Unsurprisingly, we found a high degree of consistency in Chinese assessments that the Indo-Pacific strategy will negatively impact China’s security interests (Figure 4). Some authors continue to focus on the impact of U.S. military activities near China’s periphery. Wei Zongyou, for instance, argues that military exercises, U.S. Coast Guard deployments to Asia, and the transfer of retired warships to Vietnam and the Philippines have “created a security ‘punch combo’… that compresses China’s security space, intensifies insecurities, and worsens China’s security environment.”[21] He also notes that U.S. diplomacy has increased trilateral coordination among the United States, Japan, and South Korea in areas such as supply chain security and emerging technology and has strengthened Seoul’s conviction to speak up on the Taiwan issue.[22] Likewise, two scholars at the Shanghai Academy of Social Sciences write that the “exclusive institutions and military blocs created by the United States using a Cold War logic and containment strategy significantly damage the Indo-Pacific security order and increase a tense regional situation.”[23]


Figure 4: Chinese Assessments of Implications for the Security Environment


Figure 4: Chinese Assessments of Implications for the Security Environment

Chinese scholars are also increasingly worried about a perceived U.S. strategy of denying China access to advanced technology and other decoupling measures. Cao Xiangyang explains that U.S. attempts to “eliminate China from supply and industrial chains is securitizing normal economic and social activities and aggravating regional tensions.”[24] Ye Hailin offers a broader argument that export controls, technological decoupling, reduced civil and academic exchanges, and narrower official communications result in heightened antagonism and may create serious risks of accidents and conflict over Taiwan and in the South China Sea.[25]


Skepticism that U.S. Allies Will Join an Anti-China Coalition


In their assessments of the weaknesses of the Indo-Pacific strategy, we found a distinction between areas that can be corrected by the U.S. administration and exogenous factors that are much more difficult to control. During the Trump administration, Chinese sources frequently cited vacancies in key positions, poor interagency coordination, and regionally controversial “America First” rhetoric as limits on effective U.S. strategy. Although Chinese sources do not praise the Biden administration for more effective internal management, mention of these factors have declined significantly in post-2021 sources, indicating that these are no longer perceived as major hurdles (Figure 5).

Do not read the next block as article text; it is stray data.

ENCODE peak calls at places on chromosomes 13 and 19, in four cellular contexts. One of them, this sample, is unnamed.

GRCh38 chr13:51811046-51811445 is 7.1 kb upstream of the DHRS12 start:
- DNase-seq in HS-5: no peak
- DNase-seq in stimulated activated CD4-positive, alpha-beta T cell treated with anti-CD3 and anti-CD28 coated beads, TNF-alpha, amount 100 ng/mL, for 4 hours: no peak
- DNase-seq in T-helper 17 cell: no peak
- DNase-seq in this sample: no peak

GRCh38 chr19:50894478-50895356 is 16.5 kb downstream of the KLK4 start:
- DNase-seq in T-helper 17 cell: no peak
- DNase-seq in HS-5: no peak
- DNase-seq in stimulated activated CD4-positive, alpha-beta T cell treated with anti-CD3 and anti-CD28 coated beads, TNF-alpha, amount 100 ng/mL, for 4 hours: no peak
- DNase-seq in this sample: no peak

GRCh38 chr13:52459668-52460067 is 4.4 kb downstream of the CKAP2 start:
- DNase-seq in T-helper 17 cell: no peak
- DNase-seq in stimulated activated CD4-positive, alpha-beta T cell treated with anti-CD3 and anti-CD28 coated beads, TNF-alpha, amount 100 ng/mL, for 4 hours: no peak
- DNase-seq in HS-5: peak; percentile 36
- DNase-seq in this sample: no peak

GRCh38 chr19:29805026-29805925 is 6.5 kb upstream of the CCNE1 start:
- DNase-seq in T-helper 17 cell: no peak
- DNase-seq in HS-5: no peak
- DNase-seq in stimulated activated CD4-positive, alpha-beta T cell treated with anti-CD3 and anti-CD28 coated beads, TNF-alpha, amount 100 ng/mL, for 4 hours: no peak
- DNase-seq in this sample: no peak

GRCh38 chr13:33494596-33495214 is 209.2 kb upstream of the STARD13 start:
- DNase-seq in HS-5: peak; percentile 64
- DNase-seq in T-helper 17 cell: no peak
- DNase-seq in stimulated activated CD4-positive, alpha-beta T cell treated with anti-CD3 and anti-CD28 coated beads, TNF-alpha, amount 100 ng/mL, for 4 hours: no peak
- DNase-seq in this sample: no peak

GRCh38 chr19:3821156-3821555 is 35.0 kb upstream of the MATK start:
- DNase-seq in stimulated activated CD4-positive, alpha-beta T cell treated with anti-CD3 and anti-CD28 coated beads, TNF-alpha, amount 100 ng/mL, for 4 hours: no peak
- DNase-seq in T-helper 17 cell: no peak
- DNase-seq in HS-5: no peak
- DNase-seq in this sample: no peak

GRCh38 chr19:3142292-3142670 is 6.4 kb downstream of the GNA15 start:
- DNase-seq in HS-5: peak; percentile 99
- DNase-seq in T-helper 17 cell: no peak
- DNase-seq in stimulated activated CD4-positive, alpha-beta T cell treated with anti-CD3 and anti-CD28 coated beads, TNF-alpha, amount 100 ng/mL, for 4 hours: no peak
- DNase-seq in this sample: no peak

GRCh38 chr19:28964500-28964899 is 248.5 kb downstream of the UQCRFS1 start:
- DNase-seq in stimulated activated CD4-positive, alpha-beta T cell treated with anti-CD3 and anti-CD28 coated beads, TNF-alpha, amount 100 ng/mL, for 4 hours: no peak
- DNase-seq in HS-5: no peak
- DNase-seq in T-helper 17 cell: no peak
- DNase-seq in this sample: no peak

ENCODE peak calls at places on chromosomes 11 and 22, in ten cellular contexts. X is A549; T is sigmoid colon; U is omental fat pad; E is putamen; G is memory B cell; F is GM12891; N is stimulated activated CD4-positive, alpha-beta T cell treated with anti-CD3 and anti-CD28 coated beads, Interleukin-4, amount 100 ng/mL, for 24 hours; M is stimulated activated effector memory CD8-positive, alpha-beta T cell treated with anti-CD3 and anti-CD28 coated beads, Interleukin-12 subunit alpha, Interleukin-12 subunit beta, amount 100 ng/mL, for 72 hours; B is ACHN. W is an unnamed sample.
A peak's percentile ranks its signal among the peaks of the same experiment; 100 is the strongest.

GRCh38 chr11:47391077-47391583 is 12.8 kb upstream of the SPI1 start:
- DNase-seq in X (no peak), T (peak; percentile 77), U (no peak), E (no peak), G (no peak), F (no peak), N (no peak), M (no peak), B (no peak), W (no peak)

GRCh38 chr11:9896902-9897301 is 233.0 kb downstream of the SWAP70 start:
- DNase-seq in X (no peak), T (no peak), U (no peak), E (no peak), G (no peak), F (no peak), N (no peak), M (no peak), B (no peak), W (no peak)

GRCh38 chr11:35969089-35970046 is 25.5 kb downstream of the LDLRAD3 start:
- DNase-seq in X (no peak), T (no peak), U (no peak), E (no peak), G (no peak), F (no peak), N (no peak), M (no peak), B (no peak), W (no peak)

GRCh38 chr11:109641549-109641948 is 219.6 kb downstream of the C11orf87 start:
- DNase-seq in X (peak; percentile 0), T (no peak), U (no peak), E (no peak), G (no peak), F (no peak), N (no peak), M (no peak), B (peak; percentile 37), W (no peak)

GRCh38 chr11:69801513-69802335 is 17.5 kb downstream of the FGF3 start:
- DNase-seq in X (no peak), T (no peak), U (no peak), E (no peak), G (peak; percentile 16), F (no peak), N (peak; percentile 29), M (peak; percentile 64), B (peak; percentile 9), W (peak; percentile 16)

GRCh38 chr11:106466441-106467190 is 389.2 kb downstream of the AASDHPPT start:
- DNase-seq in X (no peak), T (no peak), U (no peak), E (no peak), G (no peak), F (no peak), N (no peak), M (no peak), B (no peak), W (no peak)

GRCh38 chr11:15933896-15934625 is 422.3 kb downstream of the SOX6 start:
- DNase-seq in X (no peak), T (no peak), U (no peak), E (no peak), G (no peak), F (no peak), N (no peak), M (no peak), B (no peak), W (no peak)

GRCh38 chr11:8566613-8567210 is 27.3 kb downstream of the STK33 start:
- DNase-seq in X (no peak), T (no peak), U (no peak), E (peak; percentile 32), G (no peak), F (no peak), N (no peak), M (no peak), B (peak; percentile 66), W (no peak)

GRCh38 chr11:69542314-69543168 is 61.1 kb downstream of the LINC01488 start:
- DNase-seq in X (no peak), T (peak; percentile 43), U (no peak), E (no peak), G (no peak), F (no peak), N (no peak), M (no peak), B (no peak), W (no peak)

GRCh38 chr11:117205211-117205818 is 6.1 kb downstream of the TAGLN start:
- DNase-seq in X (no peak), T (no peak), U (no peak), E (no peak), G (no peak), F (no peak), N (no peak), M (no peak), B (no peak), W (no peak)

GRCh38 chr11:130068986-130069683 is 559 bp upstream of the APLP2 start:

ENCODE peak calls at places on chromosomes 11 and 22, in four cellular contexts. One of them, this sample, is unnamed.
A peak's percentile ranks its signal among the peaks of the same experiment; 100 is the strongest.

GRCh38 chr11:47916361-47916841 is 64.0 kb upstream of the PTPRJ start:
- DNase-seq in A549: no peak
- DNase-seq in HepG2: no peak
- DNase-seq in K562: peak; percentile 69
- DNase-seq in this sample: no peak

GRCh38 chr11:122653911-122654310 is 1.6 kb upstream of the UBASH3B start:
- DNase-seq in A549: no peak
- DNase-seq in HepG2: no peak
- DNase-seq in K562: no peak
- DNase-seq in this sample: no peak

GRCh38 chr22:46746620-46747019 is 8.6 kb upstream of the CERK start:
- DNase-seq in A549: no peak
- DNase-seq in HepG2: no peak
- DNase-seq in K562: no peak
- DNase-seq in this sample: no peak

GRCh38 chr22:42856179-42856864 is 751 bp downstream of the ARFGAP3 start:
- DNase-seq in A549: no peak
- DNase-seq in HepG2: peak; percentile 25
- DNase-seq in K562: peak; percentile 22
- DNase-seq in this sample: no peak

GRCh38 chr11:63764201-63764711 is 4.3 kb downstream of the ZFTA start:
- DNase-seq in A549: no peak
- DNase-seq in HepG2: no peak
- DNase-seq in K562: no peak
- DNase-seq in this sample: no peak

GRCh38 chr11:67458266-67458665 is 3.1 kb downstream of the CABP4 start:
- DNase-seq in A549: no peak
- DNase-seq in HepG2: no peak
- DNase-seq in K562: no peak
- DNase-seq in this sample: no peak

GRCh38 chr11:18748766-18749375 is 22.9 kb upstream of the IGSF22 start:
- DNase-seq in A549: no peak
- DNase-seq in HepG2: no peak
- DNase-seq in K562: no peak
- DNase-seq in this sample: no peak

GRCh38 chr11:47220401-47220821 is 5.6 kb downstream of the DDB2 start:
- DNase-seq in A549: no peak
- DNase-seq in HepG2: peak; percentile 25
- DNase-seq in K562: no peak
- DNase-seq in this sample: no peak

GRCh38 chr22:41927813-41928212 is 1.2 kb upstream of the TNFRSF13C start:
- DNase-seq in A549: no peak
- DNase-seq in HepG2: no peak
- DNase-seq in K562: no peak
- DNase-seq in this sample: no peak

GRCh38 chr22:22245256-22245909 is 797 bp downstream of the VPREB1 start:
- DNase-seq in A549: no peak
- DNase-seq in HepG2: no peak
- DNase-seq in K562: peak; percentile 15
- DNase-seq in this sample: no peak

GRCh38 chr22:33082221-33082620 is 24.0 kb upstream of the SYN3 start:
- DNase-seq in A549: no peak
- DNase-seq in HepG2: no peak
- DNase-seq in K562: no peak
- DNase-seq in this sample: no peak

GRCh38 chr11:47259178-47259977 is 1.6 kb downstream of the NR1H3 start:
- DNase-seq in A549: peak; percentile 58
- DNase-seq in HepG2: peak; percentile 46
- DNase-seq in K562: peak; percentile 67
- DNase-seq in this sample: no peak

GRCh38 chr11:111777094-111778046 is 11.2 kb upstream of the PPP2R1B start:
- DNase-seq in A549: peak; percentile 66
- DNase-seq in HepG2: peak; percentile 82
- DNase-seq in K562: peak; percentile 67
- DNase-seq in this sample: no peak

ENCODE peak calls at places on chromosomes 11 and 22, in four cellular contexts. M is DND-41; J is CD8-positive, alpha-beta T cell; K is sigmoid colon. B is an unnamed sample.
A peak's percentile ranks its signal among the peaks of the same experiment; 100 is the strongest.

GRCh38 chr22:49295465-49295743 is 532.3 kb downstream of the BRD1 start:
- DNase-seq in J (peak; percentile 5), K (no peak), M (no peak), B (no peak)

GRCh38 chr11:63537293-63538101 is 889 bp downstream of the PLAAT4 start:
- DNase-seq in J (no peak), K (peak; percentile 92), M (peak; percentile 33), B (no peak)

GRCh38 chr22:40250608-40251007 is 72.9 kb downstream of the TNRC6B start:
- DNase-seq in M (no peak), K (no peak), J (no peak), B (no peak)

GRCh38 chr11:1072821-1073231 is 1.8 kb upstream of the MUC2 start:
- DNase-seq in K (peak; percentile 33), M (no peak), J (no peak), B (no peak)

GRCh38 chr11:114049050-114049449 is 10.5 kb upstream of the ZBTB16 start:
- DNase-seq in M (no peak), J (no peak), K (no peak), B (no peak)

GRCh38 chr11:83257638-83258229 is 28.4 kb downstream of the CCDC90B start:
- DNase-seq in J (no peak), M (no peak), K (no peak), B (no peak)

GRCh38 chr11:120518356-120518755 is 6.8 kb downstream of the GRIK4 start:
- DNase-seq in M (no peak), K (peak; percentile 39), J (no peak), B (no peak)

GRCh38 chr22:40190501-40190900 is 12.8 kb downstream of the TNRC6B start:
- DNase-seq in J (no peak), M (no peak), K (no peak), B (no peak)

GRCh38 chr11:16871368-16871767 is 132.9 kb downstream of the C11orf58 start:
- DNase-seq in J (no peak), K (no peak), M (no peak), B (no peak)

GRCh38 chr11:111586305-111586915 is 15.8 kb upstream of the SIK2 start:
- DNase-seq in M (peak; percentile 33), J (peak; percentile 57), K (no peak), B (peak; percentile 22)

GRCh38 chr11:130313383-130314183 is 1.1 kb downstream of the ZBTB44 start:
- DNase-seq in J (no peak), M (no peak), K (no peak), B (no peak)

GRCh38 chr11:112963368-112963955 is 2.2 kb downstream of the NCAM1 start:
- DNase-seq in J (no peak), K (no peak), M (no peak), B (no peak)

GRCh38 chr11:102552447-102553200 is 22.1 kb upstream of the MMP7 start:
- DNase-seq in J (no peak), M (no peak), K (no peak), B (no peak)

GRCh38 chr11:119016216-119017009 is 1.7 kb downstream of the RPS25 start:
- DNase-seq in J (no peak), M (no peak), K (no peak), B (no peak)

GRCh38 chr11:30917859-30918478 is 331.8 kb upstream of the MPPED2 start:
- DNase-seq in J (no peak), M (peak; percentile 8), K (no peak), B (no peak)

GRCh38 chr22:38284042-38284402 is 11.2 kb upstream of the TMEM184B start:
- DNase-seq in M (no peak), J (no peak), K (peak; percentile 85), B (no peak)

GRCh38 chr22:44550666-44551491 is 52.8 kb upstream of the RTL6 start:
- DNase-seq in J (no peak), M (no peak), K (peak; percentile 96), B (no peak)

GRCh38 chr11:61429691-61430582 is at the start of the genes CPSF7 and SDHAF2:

Figure 5: Chinese Assessments of U.S. Challenges in Implementing the Indo-Pacific Strategy


Figure 5: Chinese Assessments of U.S. Challenges in Implementing the Indo-Pacific Strategy

However, Chinese sources continue to describe several external challenges that might reduce the effectiveness of the U.S. strategic approach. Despite the Biden administration’s focus on enlisting support from allies and partners, Chinese analysts remain optimistic that countervailing factors will dilute those efforts. One reason for this is the underlying reality that most countries desire stable and lucrative relations with China. Fan Jishe, a professor at the Central Party School, argues that “U.S. allies have relatively complex political, economic, and diplomatic ties with China that will remain resilient and will not experience a rapid shift due to U.S. mobilization. Furthermore, U.S. and allied interests do not always align, and China can shape the policy choices of these states.”[26] Another paper cites Vietnam, Singapore, and ASEAN as parties that have refused to “pick a side” (选边站) in the Sino-American competition.[27] (By contrast, Chinese sources see the Biden administration as somewhat less likely to be constrained by China, which we have coded as the “China Factor”).


A second Chinese explanation for limited regional support for U.S. objectives concerns the limited benefits made available to U.S. allies and partners. Implicitly contrasting with China’s more expansive economic statecraft, one article argues that the United States has implemented a “shell strategy” (空壳战略) that “only pays lip service without delivering concrete benefits,” leading to a “significant loss of willingness among U.S. allies to follow the United States.”[28] Fan Jishe similarly contends that “the focus of U.S. policy is rebuilding at home, so it lacks the political willingness and actual capacity to provide public goods for its allies. This weakens the effectiveness of the U.S. regional security strategy.”[29]


A final reason for Chinese skepticism is related to military constraints.[30] Surprisingly, few articles written before 2021 focus on U.S. military limitations, but since then this has become an increasingly popular theme in Chinese discourse (possibly due to rising confidence in China’s own capabilities). This can help explain why since 2021 we have observed an increase in discussions on resource constraints. Offering one perspective, Ye Hailin and a co-author write that many allies “have seen that the United States no longer has a dominant military advantage over China.”[31] Other authors doubt that U.S. attempts to draw other countries into a broader deterrent strategy can work because of limited interoperability. Aside from Japan, one source contends, other allies “are unable to integrate into a combat system around the First Island Chain. Daily military exchanges and cooperation, such as arms sales and combined exercises, cannot be fully transformed into wartime deterrence.”[32]